First published in 1928, and dedicated to Woolf’s friend (and lover?) Vita Sackville-West, Orlando is the story of the eponymous hero born during the reign of Queen Elizabeth II. Blessed (cursed?) never to age, the novel recounts his adventures thereof which includes falling in love with a Russian princess, being betrayed by a poet, being posted as England’s ambassador to Turkey, moving with the gypsies over there, returning to the literary circles of England of the 18th century, suffering the fecundity of the Victorian age. It ends on an October day in 1928. And yes, sometime in Turkey, Orlando goes into a deep sleep and when he wakes up, he is no longer a man. From then on, Lady Orlando experiences life both as a man and a woman.
Some of the passages in the book are hilarious such as the description of the conferring of the Dukedom on Orlando or the one in the ship when she accidentally shows her ankles:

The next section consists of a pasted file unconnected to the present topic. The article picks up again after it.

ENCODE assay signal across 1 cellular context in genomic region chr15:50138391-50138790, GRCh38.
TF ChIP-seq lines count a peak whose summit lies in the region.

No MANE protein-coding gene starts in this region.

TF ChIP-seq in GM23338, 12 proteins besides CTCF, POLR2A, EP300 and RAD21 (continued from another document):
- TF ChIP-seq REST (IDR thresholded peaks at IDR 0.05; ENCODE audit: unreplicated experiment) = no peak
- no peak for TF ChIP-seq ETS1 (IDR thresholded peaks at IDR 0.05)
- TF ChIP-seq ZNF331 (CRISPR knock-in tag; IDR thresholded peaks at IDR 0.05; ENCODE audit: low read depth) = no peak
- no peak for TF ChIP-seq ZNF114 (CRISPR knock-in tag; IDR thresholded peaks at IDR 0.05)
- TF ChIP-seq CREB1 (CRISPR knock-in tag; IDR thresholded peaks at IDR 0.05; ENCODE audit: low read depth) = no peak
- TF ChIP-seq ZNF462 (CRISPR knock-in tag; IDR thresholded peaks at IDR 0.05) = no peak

Here she tossed her foot impatiently, and showed an inch or two of calf. A sailor on the mast, who happened to look down at the moment, started so violently that he missed his footing and only saved himself by the skin of his teeth. (111)
Overall, however, the book tends to drag. However, I am happy that after a decade on my shelf, I am finally done with it.
First Line: HE – for there could be no doubt about his sex, though the fashion of the time did something to disguise it – was in the act of slicing at the head of a Moor which swung from the rafters.
Author: Virginia Woolf
Publication Details: London: Penguin, 1998
First Published: 1928
Other books read of the same author: A Room of One’s Own, Mrs. Dalloway
The book is easily available in libraries, book shops, on the Net. It is also available for free download. After all these years I’ve quite forgotten where I purchased it from.
Submitted for the following challenges: A-Z (Titles), British Books, A Classic Challenge, Mount TBR, TBR Pile, Unread Book.